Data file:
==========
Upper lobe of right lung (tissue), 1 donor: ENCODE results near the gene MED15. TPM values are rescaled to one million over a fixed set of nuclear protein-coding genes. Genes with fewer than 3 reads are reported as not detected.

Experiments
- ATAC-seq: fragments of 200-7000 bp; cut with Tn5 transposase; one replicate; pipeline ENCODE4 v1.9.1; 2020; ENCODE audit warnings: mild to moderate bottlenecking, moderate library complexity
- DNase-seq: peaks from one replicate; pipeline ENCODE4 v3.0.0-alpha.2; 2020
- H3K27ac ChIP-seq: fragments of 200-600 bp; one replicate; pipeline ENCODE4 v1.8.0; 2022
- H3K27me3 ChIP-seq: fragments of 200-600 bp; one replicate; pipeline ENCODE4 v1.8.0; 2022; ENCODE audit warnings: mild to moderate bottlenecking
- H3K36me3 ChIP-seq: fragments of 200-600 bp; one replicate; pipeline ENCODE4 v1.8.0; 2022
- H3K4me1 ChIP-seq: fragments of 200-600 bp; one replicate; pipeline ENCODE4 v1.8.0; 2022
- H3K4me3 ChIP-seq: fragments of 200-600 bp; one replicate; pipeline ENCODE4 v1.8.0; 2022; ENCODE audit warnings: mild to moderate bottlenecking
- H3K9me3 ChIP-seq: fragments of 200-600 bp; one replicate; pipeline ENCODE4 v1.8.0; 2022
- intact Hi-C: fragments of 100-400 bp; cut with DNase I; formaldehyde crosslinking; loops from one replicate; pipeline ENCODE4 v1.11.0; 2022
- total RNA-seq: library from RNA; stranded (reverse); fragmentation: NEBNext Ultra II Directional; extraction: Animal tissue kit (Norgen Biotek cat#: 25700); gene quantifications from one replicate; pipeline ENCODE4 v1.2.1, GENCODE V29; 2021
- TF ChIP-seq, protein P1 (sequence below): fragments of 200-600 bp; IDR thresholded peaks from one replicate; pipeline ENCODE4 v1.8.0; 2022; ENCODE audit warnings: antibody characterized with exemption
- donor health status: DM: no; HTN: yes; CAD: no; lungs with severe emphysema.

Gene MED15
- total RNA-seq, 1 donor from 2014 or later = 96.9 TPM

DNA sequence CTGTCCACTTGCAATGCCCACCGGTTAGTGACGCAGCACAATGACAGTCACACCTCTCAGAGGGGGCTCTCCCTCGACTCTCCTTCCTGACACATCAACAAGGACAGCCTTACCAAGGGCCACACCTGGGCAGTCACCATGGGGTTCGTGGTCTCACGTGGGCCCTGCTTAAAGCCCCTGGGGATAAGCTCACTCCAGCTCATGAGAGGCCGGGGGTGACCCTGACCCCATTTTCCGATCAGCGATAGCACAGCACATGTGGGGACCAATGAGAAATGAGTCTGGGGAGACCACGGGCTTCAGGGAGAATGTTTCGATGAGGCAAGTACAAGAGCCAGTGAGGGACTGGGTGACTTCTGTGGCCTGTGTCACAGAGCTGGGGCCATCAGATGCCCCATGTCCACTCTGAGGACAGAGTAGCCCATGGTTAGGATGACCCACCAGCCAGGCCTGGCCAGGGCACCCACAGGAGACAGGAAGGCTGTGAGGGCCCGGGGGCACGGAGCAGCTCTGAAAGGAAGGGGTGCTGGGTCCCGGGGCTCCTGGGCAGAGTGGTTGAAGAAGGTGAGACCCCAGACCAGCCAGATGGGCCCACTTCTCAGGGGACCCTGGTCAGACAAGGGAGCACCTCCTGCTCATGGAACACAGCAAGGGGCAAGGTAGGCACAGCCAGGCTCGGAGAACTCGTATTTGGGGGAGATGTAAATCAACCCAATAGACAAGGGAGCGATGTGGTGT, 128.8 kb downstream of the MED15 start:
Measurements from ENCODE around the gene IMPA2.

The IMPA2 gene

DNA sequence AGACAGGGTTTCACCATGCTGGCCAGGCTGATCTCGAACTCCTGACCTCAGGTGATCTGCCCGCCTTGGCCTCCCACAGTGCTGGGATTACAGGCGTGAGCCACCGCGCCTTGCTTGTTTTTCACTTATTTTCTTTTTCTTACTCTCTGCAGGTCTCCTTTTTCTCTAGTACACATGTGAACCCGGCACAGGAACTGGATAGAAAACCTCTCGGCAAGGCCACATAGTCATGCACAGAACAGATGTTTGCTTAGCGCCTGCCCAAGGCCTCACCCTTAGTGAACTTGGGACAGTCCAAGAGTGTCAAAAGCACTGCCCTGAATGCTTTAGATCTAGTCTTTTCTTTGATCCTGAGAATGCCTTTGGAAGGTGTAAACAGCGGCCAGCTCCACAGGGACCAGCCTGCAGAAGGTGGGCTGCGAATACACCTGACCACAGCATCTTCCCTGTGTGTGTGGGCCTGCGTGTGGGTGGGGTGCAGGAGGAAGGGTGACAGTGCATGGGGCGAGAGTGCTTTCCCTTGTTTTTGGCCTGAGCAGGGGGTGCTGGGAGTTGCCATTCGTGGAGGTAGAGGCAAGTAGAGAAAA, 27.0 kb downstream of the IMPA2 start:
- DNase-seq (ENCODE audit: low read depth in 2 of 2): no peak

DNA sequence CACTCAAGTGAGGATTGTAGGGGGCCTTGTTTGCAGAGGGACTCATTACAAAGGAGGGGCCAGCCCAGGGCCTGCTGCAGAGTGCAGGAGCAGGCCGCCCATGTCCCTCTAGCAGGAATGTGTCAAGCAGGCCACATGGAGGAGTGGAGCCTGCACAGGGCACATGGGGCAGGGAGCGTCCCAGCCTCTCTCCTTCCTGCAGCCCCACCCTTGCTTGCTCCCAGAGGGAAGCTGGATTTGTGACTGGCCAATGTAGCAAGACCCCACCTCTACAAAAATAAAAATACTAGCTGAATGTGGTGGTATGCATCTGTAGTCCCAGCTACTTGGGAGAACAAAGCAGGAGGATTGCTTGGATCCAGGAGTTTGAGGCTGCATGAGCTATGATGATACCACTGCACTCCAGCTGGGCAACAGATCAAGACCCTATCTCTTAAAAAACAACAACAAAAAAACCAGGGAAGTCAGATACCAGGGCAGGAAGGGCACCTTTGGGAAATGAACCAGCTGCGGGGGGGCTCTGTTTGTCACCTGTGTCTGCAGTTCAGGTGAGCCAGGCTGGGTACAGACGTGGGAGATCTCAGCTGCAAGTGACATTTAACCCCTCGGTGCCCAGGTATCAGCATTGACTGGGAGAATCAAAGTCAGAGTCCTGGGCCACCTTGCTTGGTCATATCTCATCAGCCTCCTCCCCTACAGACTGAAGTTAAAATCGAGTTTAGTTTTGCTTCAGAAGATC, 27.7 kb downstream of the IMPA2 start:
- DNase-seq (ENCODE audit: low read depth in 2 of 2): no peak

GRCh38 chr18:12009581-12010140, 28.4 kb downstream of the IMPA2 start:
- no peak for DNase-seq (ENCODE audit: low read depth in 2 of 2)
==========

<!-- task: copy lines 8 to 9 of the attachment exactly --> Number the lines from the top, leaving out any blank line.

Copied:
- H3K4me1 ChIP-seq: fragments of 200-600 bp; one replicate; pipeline ENCODE4 v1.8.0; 2022
- H3K4me3 ChIP-seq: fragments of 200-600 bp; one replicate; pipeline ENCODE4 v1.8.0; 2022; ENCODE audit warnings: mild to moderate bottlenecking